In a previous post here I discussed problems with the reference to the World Federation of Exchanges in sub-s 4(2)(d) of the RLA 2003 and the Ministerial determination that excludes overseas listed companies and their subsidiaries from the operation of the RLA 2003 effective from12 August 2016.
The recent decision of AMJE Pty Ltd v Mobil Oil Australia Pty Ltd  VSC 777, which was handed down on 13 December 2016 (after the new determination), highlights another problem with the exclusion contained in s 4(2)(d) of the RLA 2003.
In that case, Derham AsJ in the Supreme Court of Victoria was considering a challenge to the jurisdiction of the Court to hear and determine a case involving a lease of a petrol station by the defendant on the basis that it was a retail tenancy dispute in VCAT’s exclusive jurisdiction.
His Honour recited the following unchallenged evidence and concluded as follows (citations omitted, emphasis added):
 When the Lease was executed on 19 September 1996, the defendant was a subsidiary of Mobil Petroleum Co., Inc. Mobil Petroleum Co., Inc. was, in turn, a wholly owned subsidiary of Mobil Oil Corporation, an entity listed on the New York Stock Exchange (‘NYSE’).
 Exxon Corporation and Mobil Oil Corporation merged in November 1999, and the defendant became a wholly owned subsidiary of ExxonMobil Australia Pty Ltd, which in turn, is a wholly owned subsidiary of Exxon Mobil Corporation. Both Mobil Oil Corporation and ExxonMobil Corporation were listed on the NYSE at the time of the merger. ExxonMobil Corporation remains listed on the NYSE.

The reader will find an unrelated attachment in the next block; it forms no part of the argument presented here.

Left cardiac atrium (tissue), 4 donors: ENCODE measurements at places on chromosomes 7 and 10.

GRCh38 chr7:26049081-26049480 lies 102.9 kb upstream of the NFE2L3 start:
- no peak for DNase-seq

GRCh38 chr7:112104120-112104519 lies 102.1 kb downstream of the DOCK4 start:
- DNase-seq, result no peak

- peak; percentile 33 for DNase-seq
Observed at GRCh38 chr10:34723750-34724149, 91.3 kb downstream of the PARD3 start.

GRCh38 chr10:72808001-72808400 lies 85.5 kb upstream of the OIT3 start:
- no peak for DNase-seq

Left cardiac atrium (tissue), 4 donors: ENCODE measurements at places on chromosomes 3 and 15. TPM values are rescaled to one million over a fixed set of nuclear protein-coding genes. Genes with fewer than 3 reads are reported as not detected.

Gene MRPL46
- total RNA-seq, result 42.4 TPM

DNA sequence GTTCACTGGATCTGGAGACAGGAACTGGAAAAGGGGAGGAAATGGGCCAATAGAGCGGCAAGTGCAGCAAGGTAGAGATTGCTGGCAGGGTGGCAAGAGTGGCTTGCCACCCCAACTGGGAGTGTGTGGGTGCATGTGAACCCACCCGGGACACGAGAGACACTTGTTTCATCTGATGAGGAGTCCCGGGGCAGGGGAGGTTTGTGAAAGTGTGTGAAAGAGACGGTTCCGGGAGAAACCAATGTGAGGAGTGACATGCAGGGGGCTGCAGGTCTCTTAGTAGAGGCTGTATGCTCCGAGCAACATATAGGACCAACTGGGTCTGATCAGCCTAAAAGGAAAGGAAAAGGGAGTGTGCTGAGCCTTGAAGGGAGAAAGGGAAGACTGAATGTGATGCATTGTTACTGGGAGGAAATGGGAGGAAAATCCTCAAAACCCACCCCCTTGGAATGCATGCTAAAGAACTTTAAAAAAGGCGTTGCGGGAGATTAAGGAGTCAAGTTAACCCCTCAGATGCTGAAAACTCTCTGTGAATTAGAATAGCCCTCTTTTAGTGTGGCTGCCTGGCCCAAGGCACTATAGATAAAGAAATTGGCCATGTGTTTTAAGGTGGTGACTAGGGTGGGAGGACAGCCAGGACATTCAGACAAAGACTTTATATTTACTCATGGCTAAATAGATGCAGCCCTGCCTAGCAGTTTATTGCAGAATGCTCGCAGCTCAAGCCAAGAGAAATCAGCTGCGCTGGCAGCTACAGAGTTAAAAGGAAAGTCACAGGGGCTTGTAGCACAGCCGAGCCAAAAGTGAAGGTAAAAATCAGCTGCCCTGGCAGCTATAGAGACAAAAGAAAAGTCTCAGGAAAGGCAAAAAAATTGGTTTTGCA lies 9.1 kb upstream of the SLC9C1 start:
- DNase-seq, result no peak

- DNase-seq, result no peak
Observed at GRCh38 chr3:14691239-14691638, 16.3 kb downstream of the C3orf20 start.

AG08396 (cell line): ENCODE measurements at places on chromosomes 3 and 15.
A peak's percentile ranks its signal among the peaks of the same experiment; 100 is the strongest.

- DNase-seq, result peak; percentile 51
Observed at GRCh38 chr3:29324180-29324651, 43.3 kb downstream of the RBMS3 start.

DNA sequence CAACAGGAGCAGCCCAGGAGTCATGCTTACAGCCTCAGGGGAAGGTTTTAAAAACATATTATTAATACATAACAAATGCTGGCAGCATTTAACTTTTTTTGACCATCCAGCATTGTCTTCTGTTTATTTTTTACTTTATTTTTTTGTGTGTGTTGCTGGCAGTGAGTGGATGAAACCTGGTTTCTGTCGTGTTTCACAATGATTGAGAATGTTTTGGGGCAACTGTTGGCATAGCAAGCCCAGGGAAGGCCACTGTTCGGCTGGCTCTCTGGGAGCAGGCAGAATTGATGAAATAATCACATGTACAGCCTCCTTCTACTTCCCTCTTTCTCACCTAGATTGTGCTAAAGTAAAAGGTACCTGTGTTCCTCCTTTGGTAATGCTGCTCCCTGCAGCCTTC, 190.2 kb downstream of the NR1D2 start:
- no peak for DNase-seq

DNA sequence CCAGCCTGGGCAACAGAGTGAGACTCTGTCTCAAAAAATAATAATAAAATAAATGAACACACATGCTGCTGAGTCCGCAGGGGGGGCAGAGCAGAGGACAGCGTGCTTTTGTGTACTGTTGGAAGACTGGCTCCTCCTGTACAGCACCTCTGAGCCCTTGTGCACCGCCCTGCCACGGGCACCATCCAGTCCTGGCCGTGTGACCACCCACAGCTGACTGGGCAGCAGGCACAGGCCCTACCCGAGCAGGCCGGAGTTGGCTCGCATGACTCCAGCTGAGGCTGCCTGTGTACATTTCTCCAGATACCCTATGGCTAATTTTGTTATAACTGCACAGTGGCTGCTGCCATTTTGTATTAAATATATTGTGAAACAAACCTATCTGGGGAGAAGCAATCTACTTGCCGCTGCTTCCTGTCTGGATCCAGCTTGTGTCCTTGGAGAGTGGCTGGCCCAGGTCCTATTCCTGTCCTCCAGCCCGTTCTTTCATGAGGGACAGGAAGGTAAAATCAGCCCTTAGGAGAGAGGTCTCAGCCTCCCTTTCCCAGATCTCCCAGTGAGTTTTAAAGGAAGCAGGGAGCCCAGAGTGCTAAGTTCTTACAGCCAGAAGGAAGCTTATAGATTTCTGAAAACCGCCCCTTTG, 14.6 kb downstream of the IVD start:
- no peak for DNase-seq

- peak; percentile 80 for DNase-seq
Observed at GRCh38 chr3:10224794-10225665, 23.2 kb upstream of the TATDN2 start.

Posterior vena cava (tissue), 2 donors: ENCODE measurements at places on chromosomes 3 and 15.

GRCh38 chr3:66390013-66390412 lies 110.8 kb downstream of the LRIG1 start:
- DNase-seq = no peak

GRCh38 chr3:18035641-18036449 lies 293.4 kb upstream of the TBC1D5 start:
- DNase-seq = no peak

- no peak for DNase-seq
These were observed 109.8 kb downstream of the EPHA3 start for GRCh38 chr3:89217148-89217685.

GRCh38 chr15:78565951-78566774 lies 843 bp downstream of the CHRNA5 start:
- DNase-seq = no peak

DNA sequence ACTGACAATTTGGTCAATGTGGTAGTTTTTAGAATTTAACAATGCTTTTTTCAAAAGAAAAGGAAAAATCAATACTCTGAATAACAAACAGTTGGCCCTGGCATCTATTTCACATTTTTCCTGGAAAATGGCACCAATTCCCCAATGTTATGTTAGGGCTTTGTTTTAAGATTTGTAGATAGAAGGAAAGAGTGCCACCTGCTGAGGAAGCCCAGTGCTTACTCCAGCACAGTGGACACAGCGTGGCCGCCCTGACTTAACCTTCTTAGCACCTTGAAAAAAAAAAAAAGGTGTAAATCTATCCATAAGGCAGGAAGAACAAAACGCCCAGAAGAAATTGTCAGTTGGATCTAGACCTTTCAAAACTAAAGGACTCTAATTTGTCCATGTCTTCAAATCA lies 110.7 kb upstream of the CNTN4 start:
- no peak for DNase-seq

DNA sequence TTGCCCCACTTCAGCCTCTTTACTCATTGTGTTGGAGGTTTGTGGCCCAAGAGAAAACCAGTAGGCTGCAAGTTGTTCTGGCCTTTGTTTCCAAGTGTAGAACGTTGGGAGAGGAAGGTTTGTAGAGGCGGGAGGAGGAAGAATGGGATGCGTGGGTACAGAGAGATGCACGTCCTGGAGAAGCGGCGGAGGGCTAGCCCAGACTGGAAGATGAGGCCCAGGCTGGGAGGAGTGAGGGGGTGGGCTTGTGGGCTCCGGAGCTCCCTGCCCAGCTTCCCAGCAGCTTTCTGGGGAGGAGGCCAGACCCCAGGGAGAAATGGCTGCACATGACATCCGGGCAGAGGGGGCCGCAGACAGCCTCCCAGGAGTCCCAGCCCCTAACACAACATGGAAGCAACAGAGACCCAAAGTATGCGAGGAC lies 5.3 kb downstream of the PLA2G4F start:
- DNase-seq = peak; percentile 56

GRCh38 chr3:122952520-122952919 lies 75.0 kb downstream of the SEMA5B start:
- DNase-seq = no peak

On 22 March 2000, defendant converted to a proprietary company known as Mobil Oil Australia Pty Ltd (‘the defendant’).
 Until 2013 the NYSE, then known as NYSE Euronext, was a member of the World Federation of Exchanges (‘WFE’). NYSE Euronext was acquired by Intercontinental Exchange Group Inc. (‘ICE’) on 13 November 2013. The NYSE is not a member of WFE as the WFE ceased to exist on or about 29 October 2013. Subsequently, Intercontinental Exchange, Inc., a subsidiary of ICE, became a member of a differently constituted company called The World Federation of Exchanges Limited. Intercontinental Exchange, Inc. was also previously a member of the entity previously known as WFE. In summary, therefore:
(a) WFE ceased to exist on or about 29 October 2013. From that date, section 4(2)(d) of the RLA could not operate and the Act applied; and
(b) alternatively, if the subsequent entity The World Federation of Exchanges Limited is to be read as WFE for the purposes of s 4(2)(d) of the RLA, then from 13 November 2013 the NYSE was not eligible to be a member of WFE. From that date, s 4(2)(d) of the RLA could not operate and the RLA applied to the Lease.
 It is not in dispute that the defendant is a subsidiary of its ultimate parent, Exxon Mobil Corporation, for the purposes of the Corporations Act 2001 (Cth) and s 4(2(d) of the RLA.
It is important to note that the Associate Justice did not make a finding that s 4(2)(d) of the RLA 2003 ceased operating on or about 29 October 2013, but left the question open as one of the two alternatives that had the same effect on the case before the Court.
Practitioners considering a lease to an overseas company (or the subsidiary of an overseas company) that was entered into before 12 August 2016 should be aware of this decision, as well as the other potential problems with s 4(2)(d) of the RLA 2003 discussed in my earlier post.